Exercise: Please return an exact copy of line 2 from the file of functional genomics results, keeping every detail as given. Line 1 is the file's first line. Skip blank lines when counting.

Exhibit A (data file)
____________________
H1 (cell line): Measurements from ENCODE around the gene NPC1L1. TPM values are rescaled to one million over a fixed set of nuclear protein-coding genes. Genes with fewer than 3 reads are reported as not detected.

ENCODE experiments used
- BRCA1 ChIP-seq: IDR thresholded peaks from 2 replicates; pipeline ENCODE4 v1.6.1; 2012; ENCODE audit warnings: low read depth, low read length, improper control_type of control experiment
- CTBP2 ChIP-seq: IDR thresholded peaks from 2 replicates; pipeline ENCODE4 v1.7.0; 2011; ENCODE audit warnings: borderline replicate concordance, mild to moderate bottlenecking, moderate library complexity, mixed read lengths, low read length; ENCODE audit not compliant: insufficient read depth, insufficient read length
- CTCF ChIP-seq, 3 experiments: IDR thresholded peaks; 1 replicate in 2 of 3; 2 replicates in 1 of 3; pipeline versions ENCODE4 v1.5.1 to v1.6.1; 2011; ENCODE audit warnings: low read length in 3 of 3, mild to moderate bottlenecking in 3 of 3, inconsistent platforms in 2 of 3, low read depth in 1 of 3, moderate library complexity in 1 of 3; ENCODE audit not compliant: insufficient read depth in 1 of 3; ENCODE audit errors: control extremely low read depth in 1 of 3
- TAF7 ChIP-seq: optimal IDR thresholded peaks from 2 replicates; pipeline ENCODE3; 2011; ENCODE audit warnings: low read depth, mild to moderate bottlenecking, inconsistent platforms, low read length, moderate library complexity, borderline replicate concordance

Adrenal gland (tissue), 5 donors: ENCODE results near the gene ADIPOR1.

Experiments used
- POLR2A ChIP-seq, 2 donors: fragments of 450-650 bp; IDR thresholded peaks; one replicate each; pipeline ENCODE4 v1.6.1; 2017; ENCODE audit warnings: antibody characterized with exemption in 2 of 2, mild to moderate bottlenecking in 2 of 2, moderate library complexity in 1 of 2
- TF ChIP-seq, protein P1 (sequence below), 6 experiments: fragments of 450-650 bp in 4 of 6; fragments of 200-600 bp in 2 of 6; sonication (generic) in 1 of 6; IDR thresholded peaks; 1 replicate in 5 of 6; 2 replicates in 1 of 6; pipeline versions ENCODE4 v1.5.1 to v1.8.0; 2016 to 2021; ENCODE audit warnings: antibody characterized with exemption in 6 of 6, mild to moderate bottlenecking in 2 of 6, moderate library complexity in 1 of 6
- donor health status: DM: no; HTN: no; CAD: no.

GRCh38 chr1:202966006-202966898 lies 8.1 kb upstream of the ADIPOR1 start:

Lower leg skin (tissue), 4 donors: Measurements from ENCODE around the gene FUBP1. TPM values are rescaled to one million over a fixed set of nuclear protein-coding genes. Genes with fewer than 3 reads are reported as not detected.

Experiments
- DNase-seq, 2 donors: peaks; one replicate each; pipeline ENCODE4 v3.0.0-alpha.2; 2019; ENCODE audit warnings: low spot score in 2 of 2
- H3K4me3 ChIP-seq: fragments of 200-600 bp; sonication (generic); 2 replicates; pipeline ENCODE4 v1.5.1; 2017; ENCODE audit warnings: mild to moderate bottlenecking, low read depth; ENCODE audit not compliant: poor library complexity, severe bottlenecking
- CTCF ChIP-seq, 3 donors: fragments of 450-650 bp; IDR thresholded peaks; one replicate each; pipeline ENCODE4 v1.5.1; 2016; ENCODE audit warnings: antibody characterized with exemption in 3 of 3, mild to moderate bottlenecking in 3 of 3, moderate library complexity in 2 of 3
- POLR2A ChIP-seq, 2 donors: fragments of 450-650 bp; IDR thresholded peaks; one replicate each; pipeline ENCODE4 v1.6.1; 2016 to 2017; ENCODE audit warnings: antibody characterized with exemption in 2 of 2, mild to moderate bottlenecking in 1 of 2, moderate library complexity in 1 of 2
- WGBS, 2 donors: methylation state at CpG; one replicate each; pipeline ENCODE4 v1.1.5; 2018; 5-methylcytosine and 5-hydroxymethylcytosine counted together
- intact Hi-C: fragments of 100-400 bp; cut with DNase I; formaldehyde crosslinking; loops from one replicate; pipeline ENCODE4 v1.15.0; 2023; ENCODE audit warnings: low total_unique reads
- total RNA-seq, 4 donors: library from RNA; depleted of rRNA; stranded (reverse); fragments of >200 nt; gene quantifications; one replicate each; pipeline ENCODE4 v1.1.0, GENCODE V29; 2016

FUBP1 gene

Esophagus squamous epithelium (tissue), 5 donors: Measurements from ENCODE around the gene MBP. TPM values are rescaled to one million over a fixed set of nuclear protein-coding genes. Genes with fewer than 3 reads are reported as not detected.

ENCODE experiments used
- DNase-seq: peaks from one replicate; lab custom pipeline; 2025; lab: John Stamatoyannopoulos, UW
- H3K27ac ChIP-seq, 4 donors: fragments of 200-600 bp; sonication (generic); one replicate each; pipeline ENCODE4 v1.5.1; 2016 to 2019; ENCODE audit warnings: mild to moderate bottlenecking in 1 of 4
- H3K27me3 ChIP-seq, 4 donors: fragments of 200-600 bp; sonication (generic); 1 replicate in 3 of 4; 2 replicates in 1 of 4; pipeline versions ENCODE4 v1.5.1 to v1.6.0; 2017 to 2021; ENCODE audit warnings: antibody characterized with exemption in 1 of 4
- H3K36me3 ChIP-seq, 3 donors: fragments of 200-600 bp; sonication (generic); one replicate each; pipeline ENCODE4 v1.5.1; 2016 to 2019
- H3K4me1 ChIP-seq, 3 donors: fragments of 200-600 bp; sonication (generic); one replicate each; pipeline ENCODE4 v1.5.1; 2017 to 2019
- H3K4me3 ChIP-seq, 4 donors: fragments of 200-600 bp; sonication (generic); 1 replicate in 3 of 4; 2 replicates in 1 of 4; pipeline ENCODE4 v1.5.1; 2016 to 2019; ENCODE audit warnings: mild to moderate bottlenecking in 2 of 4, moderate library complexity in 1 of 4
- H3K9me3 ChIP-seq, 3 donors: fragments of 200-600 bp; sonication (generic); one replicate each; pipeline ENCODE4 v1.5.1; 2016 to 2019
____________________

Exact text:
ENCODE experiments used